3. BEARING WITH SOUNDS AND SLOBBERING
It’s a quiet and peaceful experience when raising a Boston Terrier when it’s on the barking sense.
They are not that reactive to certain things and they will simply bark when there is a stranger at your front door. However, that quietness does not apply to them overall.
Because they are Brachycephalic, they will snort, wheeze, snuffle, and worse, snore loudly!
It may be adorable to some, but it’s also disturbing for others so you may not want to be near them when you want a peaceful long-lasting sleep/nap.
You will also need to deal with their slobbering because their loose lips may cause that when they drink. That also happens when they get overheated and pant heavily.
If they are drooling because of exercise, teething, or because they are hungry, that is completely normal. But if you think that it’s excessive and you’re worried you better have your peace of mind by visiting your veterinarian.
4. TOLERATING THE FLATULENCE
You must understand that when you buy a Boston terrier, you are also accepting the fact that they fart. A lot.
It is also one of the results of them being brachycephalic dogs because it affects the way that they digest food. Their shorter nose leads them to swallow more air when they eat, and it causes excess flatulence.
It doesn’t mean that they are sick though. They are simply born that way and even the healthiest Boston Terriers are prone to gas issues.
There are also other reasons for their gassiness such as indigestible carbohydrates, irritable bowel syndrome, eating human food, and not pooping enough.
If you really want to lessen their “farting frequency”, ensure that they get at least 30 minutes of exercise daily and change their diet to one that has fewer carbohydrates and human food.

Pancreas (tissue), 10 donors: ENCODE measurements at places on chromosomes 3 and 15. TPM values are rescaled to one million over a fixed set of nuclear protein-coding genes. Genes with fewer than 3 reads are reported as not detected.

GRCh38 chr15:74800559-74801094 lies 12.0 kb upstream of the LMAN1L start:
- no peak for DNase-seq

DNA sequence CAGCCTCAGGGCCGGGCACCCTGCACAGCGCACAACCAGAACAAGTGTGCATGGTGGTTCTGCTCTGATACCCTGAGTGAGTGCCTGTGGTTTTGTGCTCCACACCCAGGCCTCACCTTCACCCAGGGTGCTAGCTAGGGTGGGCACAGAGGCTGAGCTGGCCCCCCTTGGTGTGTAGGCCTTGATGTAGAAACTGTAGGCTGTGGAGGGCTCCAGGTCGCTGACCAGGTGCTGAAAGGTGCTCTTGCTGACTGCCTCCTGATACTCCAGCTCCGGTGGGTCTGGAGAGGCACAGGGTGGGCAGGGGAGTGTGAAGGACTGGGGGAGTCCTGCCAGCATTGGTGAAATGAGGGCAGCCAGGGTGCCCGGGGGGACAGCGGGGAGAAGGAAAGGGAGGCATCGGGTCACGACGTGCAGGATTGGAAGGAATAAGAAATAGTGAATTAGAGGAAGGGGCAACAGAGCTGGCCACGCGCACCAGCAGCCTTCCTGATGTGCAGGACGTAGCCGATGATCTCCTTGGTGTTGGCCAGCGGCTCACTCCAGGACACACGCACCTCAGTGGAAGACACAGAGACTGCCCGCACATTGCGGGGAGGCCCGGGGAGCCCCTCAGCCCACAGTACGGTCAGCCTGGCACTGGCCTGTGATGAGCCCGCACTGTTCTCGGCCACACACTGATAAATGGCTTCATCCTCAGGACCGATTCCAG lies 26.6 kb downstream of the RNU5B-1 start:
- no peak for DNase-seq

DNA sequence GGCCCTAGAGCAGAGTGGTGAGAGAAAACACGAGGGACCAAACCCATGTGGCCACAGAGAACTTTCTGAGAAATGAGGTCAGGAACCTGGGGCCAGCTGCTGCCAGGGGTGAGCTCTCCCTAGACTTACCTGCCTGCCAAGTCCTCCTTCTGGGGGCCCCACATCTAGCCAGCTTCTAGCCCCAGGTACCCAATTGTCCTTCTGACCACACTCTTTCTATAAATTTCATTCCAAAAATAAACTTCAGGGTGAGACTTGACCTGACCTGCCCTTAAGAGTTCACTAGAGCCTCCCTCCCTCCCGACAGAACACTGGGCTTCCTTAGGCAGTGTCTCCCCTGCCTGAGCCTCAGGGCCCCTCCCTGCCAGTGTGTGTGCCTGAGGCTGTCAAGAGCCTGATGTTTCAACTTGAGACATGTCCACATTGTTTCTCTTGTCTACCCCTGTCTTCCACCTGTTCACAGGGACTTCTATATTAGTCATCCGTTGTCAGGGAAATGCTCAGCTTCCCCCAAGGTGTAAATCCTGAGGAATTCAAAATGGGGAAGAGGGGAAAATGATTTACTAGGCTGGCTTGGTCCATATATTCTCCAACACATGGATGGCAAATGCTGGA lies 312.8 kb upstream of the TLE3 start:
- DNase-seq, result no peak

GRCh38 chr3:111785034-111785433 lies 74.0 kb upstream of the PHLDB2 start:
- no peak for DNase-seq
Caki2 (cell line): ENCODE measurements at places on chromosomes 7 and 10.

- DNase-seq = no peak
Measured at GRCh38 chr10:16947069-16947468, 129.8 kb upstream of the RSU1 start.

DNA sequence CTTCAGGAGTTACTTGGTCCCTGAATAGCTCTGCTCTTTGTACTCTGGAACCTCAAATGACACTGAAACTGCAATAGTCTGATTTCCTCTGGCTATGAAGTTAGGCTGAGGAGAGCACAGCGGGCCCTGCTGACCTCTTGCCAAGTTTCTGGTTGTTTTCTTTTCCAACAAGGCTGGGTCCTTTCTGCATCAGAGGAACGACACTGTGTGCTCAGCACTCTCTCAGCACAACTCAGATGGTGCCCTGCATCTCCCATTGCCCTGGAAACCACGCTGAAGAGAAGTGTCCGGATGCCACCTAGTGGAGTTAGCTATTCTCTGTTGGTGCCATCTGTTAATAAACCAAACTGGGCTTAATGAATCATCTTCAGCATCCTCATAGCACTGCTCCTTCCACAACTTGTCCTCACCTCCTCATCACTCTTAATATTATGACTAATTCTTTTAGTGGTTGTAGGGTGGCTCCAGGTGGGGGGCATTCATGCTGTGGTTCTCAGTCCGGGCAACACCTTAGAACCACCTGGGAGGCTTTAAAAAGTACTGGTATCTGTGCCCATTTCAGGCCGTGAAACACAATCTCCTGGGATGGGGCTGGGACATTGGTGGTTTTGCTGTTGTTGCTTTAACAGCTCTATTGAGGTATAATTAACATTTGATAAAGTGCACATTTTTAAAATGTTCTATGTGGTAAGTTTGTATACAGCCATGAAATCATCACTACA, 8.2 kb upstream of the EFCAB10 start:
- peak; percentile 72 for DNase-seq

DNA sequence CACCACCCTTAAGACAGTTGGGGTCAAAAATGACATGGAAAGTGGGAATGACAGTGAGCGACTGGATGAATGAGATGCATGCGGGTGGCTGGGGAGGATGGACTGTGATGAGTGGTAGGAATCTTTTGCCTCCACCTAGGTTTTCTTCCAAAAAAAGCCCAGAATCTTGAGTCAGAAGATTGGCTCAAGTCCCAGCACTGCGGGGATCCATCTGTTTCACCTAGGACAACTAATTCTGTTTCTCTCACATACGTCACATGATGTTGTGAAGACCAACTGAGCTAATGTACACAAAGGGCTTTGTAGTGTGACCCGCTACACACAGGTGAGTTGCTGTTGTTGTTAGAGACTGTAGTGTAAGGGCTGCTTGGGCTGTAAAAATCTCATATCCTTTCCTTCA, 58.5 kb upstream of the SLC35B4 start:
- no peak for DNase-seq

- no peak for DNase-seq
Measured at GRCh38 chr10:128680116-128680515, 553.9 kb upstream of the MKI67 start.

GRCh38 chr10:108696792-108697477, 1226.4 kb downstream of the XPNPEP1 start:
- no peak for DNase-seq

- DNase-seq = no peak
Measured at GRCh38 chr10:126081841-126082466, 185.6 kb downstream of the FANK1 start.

It’s important that you know more about your pet’s body in order to help them overcome their “stinking” issue because even though you love them, you could do without that inherited trait of theirs.
Here's a quick guide on regulating your Boston Terrier's flatulence!
5. HOUSEBREAKING PROBLEMS
Having a baby Boston Terrier in the house means that there will be doggy poo everywhere and you would need to train them to find a proper place to eliminate. '
That will be really challenging at first because if the environment is new for them, you will find them a little bit stubborn.
In order to do that, take them out 15 minutes after their meals and lead them to the place where you want them to do their thing. If you’ll do this for several days, hopefully, they will figure it out and it will be a habit and your dog will then go by themselves.
Make sure that you shower them with praises when they did it in the proper place.
They would like to keep you happy and seeing your reaction, they’ll surely do it again in order to please you.
Maybe after reading these challenges, you will have second thoughts about getting the Boston Terrier puppy that you have been planning to have. But then, wouldn’t the experience of raising a pet be more satisfying when you put in some effort?